Invokana And The Future Of SGLT-2s

The FDA voted, in March 2013, to approve Invokana, a drug used in the treatment of Type 2 diabetes. The vote was 10 to five in favor of the approval for the drug developed by Janssen Pharmaceuticals and Johnson & Johnson. Invokana was soon followed by additional SGLT-2 inhibitor drugs such as Farxiga, Jardiance, Invokamet, Xigduo XR and Glyxambi.

Two of these drugs (Xigduo XR and Invokamet) add metformin to the SGLT-2 inhibitor drug, and Glyxambi combines SGLT-2 and DPP-4 inhibitors. Farxiga received approval in Europe prior to receiving FDA approval in the United States. Yet after only one year following the FDA’s approval of Invokana, the agency had received more than 450 adverse event reports from patients taking the drug. At least 54 of those adverse event reports were associated with renal failure.

A Short History of SGLT-2s

The SGLT-2 drug class dates back as far as 1835, when French chemists isolated a substance from the bark of apple trees known as phlorizin. By 1886 a German physician demonstrated the ingestion of high dosages of phlorizin resulted in glucose being expelled from the urine. A full century elapsed before researchers began recognizing the potential of phlorizin to treat Type 2 diabetes. The substance worked well to improve glycemic control in diabetic animals, however unpleasant gastrointestinal side effects were present. Eventually phlorizin’s ability to induce glucosuria (the excretion of glucose into the urine) was replicated in a lab, ostensibly doing away with the unpleasant side effects.

How SGLT-2 Inhibitors Work in the Body

SGLT-2 inhibitors evolved to prevent the loss of important sugars in the body by transporting glucose from the kidneys back into the body. About 90% of the glucose in the kidneys is reabsorbed by the SGLT-2 inhibitor. The artificial inhibitors decrease the number of natural SGLT-2 proteins, lowering the threshold for glucose excretion which can cause the body to expel 100-300 calories of excess glucose every day. In fact, advertisements for some of the SGLT-2 inhibitor drugs note that weight loss is a welcome side effect of the drug.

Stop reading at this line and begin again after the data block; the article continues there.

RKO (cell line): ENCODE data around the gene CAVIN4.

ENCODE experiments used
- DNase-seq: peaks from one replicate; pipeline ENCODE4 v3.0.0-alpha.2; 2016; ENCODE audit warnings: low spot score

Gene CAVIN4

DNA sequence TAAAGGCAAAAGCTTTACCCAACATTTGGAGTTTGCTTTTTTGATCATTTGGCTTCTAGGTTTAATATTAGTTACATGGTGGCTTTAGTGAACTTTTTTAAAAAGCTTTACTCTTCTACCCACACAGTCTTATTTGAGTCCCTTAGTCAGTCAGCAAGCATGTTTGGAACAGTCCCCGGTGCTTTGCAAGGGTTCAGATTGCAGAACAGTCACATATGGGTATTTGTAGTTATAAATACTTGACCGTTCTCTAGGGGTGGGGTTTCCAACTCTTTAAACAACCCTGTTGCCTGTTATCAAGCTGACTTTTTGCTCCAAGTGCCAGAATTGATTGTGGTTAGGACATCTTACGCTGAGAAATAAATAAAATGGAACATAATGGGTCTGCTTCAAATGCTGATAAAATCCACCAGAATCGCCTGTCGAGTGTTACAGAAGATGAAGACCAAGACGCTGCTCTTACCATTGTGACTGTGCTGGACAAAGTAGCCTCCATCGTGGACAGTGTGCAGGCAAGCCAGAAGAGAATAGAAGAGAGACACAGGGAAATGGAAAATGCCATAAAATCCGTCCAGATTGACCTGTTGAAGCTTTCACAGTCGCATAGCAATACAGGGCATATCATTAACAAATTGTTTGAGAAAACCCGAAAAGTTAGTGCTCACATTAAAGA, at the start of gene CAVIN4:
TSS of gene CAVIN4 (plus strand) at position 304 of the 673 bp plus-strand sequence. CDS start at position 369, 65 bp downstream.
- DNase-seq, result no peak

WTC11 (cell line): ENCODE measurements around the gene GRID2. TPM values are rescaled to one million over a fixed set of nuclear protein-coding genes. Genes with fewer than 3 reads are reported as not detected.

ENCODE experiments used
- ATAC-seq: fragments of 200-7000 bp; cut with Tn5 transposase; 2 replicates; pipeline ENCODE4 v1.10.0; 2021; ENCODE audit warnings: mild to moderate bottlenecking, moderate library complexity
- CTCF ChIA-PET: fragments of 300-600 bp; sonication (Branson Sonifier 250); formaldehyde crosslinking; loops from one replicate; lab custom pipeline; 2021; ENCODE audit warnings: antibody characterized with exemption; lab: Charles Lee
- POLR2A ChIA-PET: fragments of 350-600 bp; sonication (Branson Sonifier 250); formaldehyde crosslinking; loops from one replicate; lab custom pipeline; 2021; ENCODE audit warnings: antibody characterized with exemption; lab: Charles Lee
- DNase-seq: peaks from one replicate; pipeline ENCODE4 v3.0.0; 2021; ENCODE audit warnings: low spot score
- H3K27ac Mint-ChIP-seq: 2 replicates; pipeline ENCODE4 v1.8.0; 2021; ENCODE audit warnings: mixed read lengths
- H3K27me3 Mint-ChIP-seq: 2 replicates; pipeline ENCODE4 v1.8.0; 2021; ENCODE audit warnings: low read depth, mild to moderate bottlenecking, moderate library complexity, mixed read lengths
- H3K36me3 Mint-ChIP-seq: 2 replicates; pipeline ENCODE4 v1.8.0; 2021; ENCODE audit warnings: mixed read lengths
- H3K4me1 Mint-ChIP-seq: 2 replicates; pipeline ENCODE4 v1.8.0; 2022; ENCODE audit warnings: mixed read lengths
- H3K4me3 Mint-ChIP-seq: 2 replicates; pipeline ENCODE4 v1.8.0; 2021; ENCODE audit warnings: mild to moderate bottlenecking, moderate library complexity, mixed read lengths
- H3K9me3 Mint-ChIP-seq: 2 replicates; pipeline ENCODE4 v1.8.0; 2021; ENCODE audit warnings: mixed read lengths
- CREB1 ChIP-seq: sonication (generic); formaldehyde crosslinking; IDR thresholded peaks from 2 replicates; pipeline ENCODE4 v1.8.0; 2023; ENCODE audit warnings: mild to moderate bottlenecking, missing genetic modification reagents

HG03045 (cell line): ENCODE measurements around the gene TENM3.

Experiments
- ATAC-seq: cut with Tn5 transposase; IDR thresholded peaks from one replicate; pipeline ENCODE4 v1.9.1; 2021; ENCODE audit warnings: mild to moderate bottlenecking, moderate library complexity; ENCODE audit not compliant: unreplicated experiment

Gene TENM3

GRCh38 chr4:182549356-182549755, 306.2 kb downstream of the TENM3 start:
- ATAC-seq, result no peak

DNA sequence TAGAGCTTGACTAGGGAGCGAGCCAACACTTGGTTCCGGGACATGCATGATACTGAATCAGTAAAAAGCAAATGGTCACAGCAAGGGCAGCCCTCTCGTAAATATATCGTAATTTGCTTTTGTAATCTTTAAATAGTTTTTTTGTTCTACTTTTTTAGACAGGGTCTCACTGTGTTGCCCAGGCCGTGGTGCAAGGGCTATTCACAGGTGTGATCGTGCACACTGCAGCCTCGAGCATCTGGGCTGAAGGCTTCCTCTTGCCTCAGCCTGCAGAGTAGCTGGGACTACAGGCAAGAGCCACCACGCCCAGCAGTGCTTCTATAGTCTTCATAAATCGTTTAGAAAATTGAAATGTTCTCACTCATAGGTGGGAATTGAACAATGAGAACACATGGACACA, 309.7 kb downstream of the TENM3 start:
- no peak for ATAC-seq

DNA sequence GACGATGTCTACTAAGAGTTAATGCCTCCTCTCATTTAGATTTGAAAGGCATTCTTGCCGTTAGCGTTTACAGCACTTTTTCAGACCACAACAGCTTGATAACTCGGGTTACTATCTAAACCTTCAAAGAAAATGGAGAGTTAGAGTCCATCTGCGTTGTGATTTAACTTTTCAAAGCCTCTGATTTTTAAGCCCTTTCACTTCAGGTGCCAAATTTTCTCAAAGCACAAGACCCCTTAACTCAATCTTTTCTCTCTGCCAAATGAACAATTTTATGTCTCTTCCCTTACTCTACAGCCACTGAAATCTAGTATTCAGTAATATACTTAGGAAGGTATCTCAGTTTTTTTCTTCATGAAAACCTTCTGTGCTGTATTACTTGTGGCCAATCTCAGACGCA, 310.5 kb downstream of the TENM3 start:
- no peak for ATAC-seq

Side Effects Associated With SGLT-2 Inhibitors

The side effects such as urinary tract infections and decreases in bone density were not of particular concern for the FDA when considering the approval of the SGLT-2 inhibitor drugs. The infections are likely due to the fact that bacteria and fungi grow more quickly in glucose-rich urine. Although SGLT-2 inhibitors might appear to be the next wonder drug in the treatment of Type 2 diabetes, the drugs do not appear as impressive when compared to older diabetic drugs such as metformin—and when taking potentially serious side effects into account.

Due to the increasing number of patients who are experiencing serious side effects associated with Invokana and other SGLT-2 inhibitor drugs, the drugs should possibly be considered as a second or third line therapy rather than the first choice. Because SGLT-2 inhibitors appear to worsen already-impaired kidney functions, this may limit the drug’s usefulness. Other serious side effects include the development of potentially fatal ketoacidosis, heart attack and stroke.

Understanding the Legal Issue of Failure to Warn

Because SGLT-2 inhibitors have such a long history and because the FDA received so many adverse event reports regarding these drugs in one year alone, it seems unlikely that Johnson & Johnson and Janssen were totally unaware of the potential risks associated with Invokana. In order to be found guilty of failure to warn, several factors must be present such as:

  • The manufacturer was aware of the dangers associated with the drug. A manufacturer may claim ignorance of the dangers, however in the case of Invokana, it seems Johnson & Johnson and Janssen could reasonably be expected to have been aware of some of the potential dangers of the drug.
  • The manufacturer has a specific duty to warn consumers of any potential dangers. If J & J and Janssen knew of the inherent risks associated with Invokana and did not warn consumers of those risks, then liability may be present.
  • The manufacturer was negligent regarding the duty to warn. It must be shown that the manufacturers were knowledgeable and responsible for the dangers of the drug and that they failed to take proper action in warning about the danger. The warning must be visible and informative to the consumer and should contain a word indicating risk such as “caution,” or “warning.”
  • The Plaintiff was injured as a direct result of inadequate warnings or no warnings.

While failing to adequately warn consumers regarding potentially harmful side effects associated with Invokana, Johnson & Johnson recorded $278 million in sales during the first quarter of 2015. The drug is expected by many to reach blockbuster status during 2015, meaning it will pass the $1 million mark.


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